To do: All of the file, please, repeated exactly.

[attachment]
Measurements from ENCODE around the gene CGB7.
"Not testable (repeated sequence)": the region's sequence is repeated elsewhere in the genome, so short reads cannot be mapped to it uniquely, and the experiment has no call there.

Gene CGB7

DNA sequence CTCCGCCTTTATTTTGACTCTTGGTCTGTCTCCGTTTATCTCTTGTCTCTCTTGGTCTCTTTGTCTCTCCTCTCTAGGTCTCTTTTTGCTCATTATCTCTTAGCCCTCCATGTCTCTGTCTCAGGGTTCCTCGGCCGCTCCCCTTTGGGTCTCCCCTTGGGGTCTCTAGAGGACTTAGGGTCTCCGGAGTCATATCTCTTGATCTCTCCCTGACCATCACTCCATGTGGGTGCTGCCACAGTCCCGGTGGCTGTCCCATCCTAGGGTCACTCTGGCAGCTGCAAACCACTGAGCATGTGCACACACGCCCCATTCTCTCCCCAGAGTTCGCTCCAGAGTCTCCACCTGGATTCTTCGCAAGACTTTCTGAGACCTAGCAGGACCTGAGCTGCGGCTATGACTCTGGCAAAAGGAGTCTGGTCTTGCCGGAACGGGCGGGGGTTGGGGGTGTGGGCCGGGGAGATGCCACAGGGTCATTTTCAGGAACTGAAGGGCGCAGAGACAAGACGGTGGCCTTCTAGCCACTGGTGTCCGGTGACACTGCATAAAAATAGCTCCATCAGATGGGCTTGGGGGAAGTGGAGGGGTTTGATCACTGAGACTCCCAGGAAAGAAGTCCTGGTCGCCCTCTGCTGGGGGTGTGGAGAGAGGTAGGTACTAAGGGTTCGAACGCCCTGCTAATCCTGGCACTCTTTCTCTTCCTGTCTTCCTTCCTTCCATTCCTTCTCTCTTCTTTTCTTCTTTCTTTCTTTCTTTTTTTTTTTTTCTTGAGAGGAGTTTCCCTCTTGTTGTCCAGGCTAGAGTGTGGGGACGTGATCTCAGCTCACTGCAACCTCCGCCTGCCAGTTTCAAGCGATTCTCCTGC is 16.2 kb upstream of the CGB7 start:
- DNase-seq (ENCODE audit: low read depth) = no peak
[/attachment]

Measurements from ENCODE around the gene CGB7.
"Not testable (repeated sequence)": the region's sequence is repeated elsewhere in the genome, so short reads cannot be mapped to it uniquely, and the experiment has no call there.

Gene CGB7

DNA sequence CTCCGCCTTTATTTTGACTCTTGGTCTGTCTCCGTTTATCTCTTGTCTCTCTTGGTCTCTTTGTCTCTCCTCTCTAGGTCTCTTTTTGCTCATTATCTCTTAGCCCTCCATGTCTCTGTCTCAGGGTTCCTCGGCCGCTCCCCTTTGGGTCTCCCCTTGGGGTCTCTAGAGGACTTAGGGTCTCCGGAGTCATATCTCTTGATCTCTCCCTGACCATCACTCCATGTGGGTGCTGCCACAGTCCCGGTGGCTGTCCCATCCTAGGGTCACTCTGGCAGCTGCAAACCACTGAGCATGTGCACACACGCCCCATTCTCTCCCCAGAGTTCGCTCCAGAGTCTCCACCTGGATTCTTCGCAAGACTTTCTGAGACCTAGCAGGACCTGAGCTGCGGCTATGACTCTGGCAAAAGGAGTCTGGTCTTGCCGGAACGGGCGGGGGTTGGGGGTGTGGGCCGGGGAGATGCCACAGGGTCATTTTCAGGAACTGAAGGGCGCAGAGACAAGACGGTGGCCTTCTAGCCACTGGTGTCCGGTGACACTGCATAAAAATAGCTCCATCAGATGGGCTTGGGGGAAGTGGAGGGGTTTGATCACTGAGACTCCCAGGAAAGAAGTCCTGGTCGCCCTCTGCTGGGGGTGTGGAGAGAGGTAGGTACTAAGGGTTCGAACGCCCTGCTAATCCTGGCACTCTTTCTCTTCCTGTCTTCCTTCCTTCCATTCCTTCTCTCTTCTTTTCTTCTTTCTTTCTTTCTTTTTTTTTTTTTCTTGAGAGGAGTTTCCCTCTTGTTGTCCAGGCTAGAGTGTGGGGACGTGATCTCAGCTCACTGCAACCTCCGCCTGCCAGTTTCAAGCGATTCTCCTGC is 16.2 kb upstream of the CGB7 start:
- DNase-seq (ENCODE audit: low read depth) = no peak